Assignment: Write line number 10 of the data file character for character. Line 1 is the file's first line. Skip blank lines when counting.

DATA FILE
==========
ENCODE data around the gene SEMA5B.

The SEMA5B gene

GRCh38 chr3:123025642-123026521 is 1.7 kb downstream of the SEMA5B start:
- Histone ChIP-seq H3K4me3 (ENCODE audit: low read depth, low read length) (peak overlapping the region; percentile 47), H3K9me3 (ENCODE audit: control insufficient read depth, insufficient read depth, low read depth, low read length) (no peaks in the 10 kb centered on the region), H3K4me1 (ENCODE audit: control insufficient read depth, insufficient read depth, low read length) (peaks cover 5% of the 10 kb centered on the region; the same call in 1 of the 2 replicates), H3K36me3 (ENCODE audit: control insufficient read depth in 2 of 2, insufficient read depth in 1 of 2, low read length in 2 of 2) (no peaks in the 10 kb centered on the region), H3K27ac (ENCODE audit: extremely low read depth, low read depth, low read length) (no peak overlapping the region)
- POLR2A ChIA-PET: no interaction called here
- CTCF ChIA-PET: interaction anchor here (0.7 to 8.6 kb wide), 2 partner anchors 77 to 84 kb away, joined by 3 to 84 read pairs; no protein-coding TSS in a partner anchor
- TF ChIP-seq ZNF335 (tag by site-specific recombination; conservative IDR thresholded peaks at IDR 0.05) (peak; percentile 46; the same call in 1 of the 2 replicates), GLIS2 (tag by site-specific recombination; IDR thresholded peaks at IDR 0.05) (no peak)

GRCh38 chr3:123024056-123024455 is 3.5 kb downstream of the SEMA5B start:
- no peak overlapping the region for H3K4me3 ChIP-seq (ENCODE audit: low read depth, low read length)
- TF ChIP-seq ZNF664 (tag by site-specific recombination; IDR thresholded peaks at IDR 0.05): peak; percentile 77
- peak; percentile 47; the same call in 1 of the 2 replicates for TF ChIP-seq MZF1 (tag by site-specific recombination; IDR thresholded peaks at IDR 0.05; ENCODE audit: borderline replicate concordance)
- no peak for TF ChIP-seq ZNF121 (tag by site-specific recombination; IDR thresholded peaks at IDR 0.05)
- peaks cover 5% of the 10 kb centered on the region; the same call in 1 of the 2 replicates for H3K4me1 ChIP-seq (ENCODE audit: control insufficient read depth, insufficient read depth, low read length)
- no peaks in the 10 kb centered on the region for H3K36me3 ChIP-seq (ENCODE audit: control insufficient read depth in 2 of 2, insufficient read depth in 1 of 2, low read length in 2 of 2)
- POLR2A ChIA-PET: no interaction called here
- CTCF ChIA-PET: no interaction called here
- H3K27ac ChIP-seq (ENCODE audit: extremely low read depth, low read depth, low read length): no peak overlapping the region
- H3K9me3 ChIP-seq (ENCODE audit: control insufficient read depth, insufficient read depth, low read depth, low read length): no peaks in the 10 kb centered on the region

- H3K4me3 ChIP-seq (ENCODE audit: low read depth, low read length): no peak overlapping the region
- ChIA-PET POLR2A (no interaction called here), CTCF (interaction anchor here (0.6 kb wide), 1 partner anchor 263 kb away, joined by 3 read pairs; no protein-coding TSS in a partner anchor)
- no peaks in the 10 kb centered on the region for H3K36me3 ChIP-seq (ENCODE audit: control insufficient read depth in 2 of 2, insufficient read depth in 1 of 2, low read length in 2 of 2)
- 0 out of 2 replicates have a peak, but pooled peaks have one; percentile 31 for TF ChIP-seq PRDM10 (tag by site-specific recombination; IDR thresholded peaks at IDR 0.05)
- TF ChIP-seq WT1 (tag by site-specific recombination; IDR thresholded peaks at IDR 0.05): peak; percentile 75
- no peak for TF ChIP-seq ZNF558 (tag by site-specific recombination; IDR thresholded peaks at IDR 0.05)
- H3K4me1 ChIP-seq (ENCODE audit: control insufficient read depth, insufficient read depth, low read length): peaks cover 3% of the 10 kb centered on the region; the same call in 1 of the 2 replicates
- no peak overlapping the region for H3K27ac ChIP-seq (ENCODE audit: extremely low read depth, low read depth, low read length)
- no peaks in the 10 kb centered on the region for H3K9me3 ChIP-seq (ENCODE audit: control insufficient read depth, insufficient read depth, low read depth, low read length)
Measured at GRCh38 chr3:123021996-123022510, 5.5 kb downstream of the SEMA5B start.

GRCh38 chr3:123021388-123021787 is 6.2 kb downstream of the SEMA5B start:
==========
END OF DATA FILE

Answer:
- TF ChIP-seq ZNF664 (tag by site-specific recombination; IDR thresholded peaks at IDR 0.05): peak; percentile 77